Ah, the world of reality TV shows. Most of us have a love-hate relationship with these, as they supposedly mimic real life, yet need to be entertaining enough to make us forget about actual reality. But is that irony helping or hurting the flipping industry?
Over the years, reality shows centered around house flipping have remained amongst the most popular on TV. Just a quick search and you’ll see The Vanilla Ice Project, Fixer Upper, Genevieve’s Renovation, Flip or Flop, and My First Place – all exciting demonstrations that expose newbies to the real estate business.
So, are these shows a force for good – helping to encourage flippers and grow the industry as a whole – or are they making flippers’ lives more difficult?
These shows might be helpful to the market, as they introduce the real estate business to a wide audience, showing them the appeal and benefits of flipping houses.
They often reflect real-life house-flipping experiences, informally preparing people for what to expect – like how properties often have hidden repair costs. Fortunately, this also makes for an exciting narrative.
They may, therefore, help scare off people who realize that the trials and tribulations of flipping houses aren’t their cup of tea (or maybe not).
They’ve made flipping so widely-known that it’s not hard to explain to buyers and sellers the value of what you do (compared to other REIs, like wholesalers).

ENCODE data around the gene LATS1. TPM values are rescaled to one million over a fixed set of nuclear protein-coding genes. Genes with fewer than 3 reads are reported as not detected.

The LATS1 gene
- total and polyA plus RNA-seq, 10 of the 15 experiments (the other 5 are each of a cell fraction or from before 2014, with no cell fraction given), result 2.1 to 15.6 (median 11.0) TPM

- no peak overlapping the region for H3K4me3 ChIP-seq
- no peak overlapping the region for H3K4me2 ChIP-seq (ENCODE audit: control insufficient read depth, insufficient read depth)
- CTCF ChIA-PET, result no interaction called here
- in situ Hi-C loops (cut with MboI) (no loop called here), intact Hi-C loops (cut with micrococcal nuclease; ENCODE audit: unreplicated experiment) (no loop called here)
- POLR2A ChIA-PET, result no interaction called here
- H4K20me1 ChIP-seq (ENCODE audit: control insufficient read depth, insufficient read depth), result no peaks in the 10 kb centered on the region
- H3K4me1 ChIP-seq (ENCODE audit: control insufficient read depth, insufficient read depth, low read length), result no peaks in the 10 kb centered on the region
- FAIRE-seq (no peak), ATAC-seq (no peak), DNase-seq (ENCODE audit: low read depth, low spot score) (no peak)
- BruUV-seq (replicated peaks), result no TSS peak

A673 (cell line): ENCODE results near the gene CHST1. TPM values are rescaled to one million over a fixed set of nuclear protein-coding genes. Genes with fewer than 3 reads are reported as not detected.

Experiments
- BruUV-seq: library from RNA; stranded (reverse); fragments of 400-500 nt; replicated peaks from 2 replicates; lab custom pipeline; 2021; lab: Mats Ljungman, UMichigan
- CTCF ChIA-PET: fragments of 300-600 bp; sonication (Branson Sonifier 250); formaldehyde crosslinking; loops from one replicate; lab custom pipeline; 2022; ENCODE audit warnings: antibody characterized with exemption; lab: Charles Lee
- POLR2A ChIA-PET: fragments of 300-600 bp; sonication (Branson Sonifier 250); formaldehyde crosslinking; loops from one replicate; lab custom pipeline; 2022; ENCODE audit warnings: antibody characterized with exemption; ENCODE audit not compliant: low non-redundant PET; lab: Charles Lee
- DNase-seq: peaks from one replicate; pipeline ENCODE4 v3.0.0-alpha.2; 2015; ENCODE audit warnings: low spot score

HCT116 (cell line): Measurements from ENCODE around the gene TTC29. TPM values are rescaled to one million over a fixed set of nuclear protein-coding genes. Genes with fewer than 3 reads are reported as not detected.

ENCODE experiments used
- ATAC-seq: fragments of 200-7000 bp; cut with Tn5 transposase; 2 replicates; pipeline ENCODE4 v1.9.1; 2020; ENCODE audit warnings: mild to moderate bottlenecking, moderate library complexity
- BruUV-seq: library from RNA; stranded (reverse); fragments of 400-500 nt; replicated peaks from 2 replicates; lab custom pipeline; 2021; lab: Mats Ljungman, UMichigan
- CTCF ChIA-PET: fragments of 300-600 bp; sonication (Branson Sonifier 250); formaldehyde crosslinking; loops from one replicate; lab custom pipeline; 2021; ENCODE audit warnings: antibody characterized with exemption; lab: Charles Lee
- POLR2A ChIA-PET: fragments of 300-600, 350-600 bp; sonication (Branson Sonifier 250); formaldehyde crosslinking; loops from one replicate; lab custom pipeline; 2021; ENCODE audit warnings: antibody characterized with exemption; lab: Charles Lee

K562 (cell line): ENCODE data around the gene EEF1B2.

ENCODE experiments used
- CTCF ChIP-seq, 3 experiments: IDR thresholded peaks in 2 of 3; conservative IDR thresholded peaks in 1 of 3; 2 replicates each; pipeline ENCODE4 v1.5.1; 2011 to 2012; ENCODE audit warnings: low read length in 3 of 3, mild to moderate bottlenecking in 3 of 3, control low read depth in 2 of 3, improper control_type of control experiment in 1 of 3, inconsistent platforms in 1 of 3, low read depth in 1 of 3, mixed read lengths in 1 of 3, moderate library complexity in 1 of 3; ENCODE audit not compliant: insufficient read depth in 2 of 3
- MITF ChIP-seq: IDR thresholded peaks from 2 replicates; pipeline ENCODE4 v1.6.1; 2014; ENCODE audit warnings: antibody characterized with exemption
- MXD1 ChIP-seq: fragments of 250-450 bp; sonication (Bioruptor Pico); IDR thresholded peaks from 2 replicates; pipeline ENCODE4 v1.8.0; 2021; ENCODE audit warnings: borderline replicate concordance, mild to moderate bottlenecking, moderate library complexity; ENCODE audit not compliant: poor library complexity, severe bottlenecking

The flipside of flipping’s TV popularity is that buyers and sellers alike may assume you’re in it to make a load of money, making negotiations more difficult.
These shows might very well be responsible for encouraging people to get into flipping before they’re fully prepared, i.e. committing to a huge investment, equipped only with information that was intended more for entertainment than education.
These newbie flippers will make mistakes on their pricing, leading them to overpay for properties. This makes it more difficult for experienced flippers to make money and stay in business.
In a worst-case scenario, these flippers end up negatively affecting the properties they work on – turning homes into worse shape than how they started, and with too much debt to be restored by anybody else.
Real estate investing – especially flipping – can be quite lucrative, but that’s because it’s also quite risky. That’s something which reality flipping shows actually capture pretty well.
What they don’t communicate as strongly is the fact that, when you’re flipping houses, you really have to know what you’re doing, because it requires a huge financial and mental commitment from your end.
That said, it’s vital to know where and when entertainment deviates from reality. Oftentimes, these shows play down the risks (the cost and process of renovating and selling a house) and play up the benefits (the “insane” profits you’ll get in a short amount of time). So make sure you do your research if you’ve been inspired by one of these shows, so you don’t end up stuck with a half-flipped house that nobody wants.
Remember that the ones being featured on these series are experienced professionals – so make yourself as knowledgeable as possible before trying to follow in their footsteps.
Any stories about flipping TV shows impacting your real-life flipping business? Share them below!
Image Courtesy of Monica Silvestre